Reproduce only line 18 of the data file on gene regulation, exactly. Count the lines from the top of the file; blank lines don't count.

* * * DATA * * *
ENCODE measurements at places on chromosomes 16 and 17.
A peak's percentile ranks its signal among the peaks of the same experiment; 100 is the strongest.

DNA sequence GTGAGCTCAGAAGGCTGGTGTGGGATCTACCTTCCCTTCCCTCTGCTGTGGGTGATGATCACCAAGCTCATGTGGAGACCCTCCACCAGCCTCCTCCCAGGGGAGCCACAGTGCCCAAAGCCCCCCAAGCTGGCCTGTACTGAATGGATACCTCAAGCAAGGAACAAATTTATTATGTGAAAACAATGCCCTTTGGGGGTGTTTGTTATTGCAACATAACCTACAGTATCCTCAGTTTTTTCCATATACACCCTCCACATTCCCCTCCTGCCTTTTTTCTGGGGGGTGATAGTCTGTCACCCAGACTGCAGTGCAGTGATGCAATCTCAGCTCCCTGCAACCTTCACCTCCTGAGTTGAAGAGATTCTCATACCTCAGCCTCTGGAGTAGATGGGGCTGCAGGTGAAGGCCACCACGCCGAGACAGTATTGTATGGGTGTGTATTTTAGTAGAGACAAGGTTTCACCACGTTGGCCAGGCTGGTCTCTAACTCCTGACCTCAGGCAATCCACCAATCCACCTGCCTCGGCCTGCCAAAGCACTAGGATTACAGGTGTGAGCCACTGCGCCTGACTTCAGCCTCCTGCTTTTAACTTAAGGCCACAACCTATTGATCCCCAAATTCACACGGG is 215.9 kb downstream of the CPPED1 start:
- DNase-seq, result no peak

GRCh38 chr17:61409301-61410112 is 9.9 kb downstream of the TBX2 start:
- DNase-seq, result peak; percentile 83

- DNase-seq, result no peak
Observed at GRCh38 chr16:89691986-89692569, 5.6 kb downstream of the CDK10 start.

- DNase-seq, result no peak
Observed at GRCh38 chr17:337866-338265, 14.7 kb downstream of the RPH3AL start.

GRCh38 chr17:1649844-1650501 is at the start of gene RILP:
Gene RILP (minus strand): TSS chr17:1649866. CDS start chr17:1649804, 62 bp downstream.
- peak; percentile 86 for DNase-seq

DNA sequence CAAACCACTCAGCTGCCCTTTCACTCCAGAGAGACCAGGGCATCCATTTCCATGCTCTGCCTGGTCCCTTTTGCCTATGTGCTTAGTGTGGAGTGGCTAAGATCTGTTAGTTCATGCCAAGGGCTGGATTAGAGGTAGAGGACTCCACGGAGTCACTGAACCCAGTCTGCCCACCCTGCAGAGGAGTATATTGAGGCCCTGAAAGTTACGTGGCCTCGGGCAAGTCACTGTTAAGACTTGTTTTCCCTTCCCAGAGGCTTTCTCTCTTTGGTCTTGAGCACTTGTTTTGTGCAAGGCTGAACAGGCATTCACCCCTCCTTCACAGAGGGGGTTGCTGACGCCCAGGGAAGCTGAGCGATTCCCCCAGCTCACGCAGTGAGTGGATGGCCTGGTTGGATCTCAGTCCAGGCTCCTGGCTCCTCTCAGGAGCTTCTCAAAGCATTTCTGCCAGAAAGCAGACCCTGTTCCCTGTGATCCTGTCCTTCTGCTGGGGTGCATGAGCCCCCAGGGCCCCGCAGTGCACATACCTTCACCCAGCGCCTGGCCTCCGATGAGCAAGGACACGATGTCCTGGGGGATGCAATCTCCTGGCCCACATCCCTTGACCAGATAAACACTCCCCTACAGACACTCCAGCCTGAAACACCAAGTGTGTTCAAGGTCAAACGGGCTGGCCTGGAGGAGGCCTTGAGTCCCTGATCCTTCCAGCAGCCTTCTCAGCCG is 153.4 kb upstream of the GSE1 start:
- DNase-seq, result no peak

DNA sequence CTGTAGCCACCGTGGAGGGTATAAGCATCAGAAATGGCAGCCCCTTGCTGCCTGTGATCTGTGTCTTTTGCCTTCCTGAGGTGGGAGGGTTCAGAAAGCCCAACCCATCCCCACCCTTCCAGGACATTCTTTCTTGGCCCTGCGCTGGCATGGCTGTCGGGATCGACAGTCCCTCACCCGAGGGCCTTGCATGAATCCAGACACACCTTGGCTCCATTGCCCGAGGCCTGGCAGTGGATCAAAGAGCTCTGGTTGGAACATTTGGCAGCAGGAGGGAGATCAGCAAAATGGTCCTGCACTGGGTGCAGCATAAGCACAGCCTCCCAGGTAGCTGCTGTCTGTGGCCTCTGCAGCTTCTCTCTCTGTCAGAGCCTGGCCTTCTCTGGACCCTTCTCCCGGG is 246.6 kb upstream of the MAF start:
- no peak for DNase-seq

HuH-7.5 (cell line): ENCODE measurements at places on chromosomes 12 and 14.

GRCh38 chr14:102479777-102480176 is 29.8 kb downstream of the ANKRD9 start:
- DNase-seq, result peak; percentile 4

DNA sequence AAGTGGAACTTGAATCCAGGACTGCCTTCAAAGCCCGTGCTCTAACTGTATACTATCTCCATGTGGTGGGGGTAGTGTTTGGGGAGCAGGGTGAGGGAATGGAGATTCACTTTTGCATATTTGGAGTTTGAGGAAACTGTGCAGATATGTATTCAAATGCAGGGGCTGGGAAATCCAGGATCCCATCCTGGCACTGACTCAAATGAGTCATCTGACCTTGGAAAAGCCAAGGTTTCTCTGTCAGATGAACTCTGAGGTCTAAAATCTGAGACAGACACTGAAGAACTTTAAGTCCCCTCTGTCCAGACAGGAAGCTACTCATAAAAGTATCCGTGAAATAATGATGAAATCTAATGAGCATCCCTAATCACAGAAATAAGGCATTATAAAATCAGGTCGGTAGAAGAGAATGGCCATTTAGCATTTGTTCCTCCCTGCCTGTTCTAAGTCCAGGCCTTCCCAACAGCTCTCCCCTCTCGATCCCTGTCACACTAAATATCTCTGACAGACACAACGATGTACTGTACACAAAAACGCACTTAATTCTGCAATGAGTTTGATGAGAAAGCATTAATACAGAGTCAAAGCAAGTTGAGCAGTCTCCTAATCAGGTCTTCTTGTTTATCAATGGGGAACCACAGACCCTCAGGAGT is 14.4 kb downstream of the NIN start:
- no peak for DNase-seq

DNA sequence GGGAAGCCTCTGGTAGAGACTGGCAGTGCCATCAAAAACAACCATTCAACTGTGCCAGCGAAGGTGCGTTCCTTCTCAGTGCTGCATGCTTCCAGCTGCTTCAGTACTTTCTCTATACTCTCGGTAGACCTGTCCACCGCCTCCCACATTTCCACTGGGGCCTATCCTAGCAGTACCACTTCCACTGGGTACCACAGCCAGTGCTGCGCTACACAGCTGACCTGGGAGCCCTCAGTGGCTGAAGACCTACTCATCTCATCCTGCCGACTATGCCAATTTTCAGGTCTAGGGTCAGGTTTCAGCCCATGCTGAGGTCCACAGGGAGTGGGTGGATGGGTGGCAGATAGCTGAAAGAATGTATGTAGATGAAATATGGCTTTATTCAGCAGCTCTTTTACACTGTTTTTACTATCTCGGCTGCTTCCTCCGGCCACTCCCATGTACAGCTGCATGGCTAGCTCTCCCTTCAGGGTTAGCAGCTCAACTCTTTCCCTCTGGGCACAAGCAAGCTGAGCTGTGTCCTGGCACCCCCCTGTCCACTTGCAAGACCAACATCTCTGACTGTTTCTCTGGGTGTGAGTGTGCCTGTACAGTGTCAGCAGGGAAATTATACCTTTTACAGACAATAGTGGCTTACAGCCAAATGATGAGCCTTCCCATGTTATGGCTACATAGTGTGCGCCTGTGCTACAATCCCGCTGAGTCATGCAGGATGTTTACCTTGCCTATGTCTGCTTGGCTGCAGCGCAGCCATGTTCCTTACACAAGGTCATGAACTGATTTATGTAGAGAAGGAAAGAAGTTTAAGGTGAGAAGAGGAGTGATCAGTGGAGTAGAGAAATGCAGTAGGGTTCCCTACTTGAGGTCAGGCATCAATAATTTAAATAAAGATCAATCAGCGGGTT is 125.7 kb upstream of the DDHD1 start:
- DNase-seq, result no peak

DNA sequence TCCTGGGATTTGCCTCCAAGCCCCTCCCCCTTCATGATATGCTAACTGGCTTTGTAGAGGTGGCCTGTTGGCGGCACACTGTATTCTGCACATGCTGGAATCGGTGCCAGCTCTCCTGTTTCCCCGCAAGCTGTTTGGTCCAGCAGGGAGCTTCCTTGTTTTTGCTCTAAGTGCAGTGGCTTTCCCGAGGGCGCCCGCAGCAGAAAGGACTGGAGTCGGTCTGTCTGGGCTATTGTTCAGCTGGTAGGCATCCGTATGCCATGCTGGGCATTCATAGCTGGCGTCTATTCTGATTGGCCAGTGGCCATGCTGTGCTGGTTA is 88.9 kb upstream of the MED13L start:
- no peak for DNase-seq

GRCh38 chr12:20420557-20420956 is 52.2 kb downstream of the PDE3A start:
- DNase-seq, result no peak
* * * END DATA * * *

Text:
HuH-7.5 (cell line): ENCODE measurements at places on chromosomes 12 and 14.